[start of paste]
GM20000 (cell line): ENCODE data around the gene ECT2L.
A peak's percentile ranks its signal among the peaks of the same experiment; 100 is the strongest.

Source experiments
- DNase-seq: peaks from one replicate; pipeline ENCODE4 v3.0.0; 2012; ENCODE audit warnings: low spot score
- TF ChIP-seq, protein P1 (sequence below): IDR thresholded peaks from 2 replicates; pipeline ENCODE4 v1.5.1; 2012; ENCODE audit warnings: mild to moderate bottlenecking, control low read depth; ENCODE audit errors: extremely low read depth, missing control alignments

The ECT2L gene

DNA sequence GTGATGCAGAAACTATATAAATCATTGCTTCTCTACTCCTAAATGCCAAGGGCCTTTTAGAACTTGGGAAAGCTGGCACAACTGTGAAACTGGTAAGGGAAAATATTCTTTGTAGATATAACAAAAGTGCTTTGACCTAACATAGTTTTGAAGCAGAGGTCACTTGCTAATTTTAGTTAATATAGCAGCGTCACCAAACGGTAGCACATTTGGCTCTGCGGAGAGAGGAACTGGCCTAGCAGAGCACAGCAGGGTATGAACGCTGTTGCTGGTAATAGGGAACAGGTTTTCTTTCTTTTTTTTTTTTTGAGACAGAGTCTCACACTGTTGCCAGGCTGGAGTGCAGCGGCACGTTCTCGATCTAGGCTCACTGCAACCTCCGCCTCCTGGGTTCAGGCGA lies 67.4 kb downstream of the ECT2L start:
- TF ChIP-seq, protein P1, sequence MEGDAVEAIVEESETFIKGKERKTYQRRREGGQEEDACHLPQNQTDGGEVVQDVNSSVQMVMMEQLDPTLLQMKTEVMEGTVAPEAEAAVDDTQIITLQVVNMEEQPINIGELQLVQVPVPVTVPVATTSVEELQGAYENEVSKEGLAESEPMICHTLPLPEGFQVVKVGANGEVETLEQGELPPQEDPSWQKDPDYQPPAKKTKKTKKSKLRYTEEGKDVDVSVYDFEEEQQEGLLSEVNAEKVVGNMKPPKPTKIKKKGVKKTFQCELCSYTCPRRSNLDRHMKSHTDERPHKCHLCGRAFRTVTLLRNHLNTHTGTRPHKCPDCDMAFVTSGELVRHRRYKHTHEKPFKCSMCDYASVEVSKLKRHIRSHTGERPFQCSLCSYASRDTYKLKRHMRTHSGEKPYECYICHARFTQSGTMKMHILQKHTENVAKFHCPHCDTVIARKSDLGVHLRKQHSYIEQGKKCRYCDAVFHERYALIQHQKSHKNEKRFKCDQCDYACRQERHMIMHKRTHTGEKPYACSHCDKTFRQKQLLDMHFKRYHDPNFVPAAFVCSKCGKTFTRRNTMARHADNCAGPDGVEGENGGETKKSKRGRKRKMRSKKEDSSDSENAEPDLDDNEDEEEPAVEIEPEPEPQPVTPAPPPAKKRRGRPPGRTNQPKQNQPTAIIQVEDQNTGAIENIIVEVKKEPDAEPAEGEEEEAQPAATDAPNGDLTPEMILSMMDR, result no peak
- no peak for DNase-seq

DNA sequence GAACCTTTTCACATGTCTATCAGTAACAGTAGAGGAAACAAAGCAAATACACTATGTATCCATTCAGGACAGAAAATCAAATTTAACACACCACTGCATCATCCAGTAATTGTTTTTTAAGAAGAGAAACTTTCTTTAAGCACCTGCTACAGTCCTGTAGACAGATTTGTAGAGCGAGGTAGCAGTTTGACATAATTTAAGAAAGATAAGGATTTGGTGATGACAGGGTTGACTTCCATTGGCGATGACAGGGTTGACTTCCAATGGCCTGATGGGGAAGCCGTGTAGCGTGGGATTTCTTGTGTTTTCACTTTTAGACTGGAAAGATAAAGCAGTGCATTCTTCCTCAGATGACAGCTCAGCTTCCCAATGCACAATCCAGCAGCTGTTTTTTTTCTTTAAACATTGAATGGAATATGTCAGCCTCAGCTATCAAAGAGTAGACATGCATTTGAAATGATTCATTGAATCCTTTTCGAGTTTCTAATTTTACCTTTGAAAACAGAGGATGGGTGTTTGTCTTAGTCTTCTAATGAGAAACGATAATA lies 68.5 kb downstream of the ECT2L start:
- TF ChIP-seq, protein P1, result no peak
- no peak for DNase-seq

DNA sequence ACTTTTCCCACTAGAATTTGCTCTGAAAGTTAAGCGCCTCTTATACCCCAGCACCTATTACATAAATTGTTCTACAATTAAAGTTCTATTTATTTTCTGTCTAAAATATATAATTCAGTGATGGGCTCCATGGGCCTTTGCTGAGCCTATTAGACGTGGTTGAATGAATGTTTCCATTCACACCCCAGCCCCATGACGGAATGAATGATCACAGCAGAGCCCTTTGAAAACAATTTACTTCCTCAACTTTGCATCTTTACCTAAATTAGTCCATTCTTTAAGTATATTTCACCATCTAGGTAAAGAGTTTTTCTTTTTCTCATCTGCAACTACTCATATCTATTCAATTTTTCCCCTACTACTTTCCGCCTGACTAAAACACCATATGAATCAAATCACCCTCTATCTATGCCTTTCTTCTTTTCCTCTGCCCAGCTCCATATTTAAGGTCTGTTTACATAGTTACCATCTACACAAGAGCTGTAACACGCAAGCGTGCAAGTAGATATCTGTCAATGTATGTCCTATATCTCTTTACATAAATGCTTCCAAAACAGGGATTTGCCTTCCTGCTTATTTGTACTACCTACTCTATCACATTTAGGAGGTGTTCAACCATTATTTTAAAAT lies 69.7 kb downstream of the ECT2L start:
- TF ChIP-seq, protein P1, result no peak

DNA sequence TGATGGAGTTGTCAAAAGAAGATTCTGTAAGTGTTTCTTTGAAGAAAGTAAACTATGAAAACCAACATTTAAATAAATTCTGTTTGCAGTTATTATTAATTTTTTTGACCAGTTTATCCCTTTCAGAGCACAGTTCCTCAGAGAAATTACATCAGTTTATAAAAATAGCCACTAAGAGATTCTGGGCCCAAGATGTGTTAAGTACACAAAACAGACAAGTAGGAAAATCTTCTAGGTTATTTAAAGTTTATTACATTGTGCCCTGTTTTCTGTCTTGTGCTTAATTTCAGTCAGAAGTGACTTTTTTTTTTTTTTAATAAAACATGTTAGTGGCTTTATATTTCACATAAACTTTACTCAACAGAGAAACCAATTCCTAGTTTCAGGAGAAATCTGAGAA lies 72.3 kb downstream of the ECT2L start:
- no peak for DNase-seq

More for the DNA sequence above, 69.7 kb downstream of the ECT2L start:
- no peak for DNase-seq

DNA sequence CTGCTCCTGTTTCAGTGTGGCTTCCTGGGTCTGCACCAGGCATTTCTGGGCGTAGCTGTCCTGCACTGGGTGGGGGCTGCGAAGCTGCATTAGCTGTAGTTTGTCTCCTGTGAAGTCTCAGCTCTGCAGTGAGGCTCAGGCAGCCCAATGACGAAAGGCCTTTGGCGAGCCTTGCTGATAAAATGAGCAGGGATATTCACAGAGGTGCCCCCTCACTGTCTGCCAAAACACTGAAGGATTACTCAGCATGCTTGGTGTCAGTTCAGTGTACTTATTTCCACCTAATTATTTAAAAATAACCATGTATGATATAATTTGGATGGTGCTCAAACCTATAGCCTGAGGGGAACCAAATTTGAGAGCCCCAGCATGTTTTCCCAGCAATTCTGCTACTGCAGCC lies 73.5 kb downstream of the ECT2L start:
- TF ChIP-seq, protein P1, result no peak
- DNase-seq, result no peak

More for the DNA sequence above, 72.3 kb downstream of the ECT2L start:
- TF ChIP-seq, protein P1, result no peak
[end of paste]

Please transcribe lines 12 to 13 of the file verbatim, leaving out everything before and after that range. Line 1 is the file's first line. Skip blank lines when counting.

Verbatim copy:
- no peak for DNase-seq

DNA sequence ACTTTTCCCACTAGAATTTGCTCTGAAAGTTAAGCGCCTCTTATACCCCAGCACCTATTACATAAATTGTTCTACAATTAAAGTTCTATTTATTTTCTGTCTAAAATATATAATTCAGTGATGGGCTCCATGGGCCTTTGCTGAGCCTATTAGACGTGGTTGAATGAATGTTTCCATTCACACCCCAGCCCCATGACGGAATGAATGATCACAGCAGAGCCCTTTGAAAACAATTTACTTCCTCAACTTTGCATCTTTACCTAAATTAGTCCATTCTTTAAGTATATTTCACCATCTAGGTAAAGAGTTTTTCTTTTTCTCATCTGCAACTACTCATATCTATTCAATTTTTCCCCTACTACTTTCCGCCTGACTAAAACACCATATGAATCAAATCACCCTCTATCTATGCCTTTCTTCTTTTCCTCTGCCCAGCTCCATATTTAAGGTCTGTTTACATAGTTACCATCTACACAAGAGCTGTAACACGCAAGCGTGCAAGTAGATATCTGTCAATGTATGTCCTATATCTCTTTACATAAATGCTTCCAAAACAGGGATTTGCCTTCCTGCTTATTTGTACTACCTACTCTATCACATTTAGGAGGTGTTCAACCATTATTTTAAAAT lies 69.7 kb downstream of the ECT2L start: